Recently, I had a conversation with a business colleague who cautioned me of handling too many projects across multiple disciplines. Becoming a “jack of all trades and a master of none” should be pursued with caution, she emphasized. When speaking with a former school classmate on the threshold of starting my own company over eight years ago, I was told to become familiar with the ebb and flow of my business. This means to know that business both good and bad times. The small business owner has to be familiar with juggling multiple projects in order to keep cash flow positive.
One area of caution, and there are many, is to make sure your business does not become diluted as you work hard to define your business and keep revenue growing. The trap is to avoid the dilution so your prospects know you are the “expert” in the field. Your experience dealing with the business issues and associates can become a solid source of referrals for the business. This is the goal for most entrepreneurs.
So what can be done to avoid the trap? It is obvious that the skills to build your own business include dedication, commitment and ingenuity. To build a business from either a business plan or a sketch from the back of a napkin is a major achievement. To start our day not knowing exactly what will take place or could be achieved is exciting, invigorating and stressful. However, since there are no specific boundaries the entrepreneur has to create them and ensure they remain intake.
I recall when I worked for large companies, people spent hours to define the company mission statement. I often thought this was both a waste of time of valuable resources. However, I believe the entrepreneur must not only have a mission statement, but it should not be a vague group of words. When projects that come along that are not aligned with your mission statement, they should be weighed and evaluated. Does the work really need to be done by you? Can you partner with someone? Do you need the revenue or is it greed or growth? These are questions that should be answered.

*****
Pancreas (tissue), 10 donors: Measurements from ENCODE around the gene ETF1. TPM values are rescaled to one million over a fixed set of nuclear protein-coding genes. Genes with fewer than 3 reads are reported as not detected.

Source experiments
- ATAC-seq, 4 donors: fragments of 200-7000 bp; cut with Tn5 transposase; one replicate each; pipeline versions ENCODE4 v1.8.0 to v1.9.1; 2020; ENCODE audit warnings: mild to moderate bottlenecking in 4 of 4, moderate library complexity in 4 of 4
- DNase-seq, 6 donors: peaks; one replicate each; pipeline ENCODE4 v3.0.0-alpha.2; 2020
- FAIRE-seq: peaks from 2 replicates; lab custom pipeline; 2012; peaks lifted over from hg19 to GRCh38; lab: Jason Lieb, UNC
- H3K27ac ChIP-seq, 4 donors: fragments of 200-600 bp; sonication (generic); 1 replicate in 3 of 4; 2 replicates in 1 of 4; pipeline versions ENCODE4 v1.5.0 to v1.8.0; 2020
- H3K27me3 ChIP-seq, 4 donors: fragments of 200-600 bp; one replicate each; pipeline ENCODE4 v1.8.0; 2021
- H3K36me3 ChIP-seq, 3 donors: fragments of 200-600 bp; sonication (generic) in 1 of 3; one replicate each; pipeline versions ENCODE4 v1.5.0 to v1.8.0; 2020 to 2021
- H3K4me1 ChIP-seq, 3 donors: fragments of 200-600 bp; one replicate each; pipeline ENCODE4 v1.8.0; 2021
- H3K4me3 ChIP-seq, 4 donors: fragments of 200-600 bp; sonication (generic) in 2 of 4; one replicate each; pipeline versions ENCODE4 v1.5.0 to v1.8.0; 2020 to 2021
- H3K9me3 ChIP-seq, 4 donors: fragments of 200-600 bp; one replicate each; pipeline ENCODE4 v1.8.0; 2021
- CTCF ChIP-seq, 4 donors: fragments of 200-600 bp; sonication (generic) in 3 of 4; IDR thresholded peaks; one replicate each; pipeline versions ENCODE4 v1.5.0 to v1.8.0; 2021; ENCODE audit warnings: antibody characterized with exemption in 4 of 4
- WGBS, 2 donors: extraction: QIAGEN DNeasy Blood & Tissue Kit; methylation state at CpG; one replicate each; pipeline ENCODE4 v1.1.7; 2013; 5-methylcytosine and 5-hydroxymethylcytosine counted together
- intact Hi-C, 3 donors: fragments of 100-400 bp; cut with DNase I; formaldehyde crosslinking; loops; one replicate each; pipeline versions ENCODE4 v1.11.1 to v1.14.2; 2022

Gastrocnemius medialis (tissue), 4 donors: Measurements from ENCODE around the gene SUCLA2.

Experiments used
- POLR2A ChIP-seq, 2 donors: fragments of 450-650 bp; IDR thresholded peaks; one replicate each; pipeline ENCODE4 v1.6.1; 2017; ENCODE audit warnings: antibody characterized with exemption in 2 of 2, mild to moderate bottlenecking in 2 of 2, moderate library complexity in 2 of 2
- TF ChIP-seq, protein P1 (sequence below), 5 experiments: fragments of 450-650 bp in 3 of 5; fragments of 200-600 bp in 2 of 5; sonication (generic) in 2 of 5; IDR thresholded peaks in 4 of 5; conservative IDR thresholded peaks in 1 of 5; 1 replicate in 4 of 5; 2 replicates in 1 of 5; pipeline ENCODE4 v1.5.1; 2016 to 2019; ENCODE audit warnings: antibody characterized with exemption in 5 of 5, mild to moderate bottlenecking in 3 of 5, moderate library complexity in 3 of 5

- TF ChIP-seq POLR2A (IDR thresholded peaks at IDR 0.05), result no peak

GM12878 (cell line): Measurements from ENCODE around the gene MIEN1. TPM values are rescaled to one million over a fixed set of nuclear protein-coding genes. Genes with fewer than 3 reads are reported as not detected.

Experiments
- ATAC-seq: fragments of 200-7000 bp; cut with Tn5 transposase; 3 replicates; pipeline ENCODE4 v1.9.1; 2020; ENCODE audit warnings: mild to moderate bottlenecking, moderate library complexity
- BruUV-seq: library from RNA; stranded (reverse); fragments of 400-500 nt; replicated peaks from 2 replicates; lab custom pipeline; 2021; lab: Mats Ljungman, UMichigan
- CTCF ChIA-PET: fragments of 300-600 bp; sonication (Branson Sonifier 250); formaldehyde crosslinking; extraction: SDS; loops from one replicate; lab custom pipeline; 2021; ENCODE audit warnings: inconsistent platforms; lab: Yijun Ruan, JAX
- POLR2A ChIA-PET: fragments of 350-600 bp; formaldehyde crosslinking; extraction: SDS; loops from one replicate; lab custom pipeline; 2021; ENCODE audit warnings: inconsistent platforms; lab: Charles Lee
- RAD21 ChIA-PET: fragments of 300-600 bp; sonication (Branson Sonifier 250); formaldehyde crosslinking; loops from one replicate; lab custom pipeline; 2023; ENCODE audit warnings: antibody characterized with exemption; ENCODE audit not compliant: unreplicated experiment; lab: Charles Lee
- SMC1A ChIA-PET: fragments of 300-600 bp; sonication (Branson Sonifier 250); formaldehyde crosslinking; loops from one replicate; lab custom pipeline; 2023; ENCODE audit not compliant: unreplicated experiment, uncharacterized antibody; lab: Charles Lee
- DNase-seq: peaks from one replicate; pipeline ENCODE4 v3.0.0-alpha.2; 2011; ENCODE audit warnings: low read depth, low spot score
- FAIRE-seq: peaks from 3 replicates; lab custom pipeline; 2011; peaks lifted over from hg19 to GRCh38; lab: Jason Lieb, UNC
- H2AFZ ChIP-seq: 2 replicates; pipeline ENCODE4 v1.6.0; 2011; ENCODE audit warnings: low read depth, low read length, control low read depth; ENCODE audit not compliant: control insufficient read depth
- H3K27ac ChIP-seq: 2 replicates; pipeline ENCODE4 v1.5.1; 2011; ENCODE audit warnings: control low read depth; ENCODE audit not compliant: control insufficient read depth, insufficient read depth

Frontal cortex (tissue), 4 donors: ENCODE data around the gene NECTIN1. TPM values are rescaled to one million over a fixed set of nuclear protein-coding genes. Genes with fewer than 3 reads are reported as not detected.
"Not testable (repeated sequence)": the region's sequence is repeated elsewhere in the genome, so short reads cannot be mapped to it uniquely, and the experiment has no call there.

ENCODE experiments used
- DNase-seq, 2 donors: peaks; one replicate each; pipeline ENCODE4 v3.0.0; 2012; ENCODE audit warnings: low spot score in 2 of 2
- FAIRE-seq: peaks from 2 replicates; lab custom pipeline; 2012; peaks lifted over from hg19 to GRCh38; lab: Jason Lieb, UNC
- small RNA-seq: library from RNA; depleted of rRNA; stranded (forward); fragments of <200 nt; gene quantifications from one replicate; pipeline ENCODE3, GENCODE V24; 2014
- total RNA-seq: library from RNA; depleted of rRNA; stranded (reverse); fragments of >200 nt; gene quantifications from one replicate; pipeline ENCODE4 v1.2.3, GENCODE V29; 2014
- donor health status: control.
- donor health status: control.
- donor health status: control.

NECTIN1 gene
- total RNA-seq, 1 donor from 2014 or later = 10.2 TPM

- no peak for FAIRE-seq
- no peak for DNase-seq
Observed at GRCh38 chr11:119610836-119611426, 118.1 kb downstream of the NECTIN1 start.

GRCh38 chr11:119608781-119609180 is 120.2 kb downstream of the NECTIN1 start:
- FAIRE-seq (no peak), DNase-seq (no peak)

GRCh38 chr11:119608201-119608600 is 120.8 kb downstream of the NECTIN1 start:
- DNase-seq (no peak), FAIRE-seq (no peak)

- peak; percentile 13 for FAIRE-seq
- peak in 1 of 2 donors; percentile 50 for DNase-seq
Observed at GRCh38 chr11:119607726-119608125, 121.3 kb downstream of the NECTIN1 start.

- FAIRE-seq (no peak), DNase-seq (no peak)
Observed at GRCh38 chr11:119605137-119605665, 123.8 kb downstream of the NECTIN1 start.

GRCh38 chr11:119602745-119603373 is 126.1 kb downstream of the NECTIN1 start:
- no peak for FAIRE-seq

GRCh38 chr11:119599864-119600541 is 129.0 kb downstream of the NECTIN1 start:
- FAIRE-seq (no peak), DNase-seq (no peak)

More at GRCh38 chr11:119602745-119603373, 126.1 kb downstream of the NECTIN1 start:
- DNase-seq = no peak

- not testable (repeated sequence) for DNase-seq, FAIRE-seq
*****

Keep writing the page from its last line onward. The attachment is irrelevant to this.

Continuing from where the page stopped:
Here are some additional points to think about:
What do you want to accomplish in your business?
How is the company identified in the marketing materials? Are you known in your respective industry? If there is a revenue gap what are you doing to build your revenue within your industry? I realized by the time I spend obtaining prospects outside my industry I can re-direct that time to focus within my industry. Because building greater value for my client’s results in gaining additional business for them. Furthermore, I began to blog about industry topics resulting in building and strengthening my brand.
Frequent reassessment can ensure you are on track
If you allow the lawn to grow without providing some maintenance and care, the weeds will eventually overtake the lawn. Checking the lawn frequently for weeds will ensure the grass will grow sufficiently. The same applies to growing your business. A frequent check-up to ensure you are on track with your business plan and objective will help to you to stay focused. If you are taking more and more business outside your core competency, although that is a choice, make sure it does not rob your core business for growth.
Realize when it is time to ask for help
The life of the entrepreneur could be rewarding, but lonely. I recall that my corporate life was filled with training seminars about building an efficient workplace and working as a team. Seminars for the entrepreneur could be harder to find and expensive. Reading articles about other entrepreneurs can provide insight. Networking within your circles can provide you with honest feedback and insight.
I have created a “virtual” board of directors”. These are former business colleagues who I have worked with who are familiar with my brand. They provide an endless amount of support and focus for me. Asking for help can get you on the road to meet your objective, especially when you decide to drift or take an exit that could lead to a dead end.
Avoid the entrepreneur trap to take any assignment could pay the bills for the short term, but may not add wealth or positively contribute to the equity of your business.